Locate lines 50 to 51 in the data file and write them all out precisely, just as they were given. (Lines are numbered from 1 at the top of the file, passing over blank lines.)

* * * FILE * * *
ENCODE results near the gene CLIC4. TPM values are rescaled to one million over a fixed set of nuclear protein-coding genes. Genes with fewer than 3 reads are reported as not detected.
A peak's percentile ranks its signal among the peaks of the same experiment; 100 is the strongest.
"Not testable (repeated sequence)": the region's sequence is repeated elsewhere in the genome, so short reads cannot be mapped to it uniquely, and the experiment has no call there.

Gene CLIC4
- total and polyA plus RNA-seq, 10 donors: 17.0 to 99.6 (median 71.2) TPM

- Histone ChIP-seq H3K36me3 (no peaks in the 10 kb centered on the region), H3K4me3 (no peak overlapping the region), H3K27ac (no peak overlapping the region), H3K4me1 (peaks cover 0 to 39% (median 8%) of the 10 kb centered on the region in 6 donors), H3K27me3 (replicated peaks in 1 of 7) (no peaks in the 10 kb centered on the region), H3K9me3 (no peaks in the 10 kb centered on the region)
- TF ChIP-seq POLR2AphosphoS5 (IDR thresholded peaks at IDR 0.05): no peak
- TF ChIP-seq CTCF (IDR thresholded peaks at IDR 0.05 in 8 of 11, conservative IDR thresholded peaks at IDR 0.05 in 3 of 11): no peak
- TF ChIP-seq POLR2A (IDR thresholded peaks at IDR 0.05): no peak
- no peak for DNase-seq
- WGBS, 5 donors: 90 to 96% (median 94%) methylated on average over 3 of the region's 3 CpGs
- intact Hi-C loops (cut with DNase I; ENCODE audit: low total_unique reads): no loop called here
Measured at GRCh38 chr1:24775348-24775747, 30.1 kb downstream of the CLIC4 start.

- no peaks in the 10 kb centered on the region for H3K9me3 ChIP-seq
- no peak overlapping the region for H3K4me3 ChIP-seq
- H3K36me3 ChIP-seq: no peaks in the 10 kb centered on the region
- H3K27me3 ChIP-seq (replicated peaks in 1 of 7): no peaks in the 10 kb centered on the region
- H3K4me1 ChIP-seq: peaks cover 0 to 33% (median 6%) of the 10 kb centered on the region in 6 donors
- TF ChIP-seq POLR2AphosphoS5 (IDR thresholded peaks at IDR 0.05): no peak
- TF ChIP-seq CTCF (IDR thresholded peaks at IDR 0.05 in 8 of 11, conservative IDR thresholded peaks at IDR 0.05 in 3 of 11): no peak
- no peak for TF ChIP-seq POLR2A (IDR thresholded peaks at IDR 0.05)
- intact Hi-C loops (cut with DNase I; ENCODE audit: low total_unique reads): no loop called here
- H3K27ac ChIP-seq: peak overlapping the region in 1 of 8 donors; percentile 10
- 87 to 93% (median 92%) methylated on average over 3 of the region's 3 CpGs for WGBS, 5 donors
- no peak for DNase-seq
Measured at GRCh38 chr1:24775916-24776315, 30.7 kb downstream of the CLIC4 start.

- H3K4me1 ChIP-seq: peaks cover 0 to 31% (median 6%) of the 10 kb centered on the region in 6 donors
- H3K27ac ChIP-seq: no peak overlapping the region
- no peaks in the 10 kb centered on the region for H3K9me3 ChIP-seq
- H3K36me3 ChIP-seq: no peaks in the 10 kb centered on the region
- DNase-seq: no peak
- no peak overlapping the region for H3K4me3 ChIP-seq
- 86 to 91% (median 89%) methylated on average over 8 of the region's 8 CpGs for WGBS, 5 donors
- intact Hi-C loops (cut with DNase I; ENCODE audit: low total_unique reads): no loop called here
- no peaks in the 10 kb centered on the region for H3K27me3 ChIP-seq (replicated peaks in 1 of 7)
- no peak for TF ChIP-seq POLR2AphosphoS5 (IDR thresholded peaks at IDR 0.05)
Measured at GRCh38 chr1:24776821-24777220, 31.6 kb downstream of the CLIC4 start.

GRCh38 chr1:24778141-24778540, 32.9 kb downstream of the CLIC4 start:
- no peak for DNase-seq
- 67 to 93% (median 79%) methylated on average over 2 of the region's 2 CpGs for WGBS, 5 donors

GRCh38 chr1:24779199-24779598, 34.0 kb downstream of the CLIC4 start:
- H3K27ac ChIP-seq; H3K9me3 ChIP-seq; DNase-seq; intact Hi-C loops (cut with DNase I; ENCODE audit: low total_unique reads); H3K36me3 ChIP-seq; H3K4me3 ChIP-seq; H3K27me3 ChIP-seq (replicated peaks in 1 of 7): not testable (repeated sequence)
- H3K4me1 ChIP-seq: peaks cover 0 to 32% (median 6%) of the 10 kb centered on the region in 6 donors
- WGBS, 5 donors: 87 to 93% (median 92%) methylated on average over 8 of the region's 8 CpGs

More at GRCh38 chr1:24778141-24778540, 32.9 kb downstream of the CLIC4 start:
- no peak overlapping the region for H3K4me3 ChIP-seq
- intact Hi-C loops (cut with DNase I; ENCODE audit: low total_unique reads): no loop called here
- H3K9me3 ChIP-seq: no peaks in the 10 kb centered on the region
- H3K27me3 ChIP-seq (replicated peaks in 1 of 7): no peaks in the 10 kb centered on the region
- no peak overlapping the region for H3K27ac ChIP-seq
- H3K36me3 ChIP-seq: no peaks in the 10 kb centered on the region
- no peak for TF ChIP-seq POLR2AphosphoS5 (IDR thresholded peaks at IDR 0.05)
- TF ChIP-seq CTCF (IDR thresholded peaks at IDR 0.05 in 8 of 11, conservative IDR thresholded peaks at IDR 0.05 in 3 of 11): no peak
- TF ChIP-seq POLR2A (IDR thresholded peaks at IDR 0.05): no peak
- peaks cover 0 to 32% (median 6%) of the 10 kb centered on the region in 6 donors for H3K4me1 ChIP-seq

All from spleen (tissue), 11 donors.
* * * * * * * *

- no peak overlapping the region for H3K27ac ChIP-seq
- H3K36me3 ChIP-seq: no peaks in the 10 kb centered on the region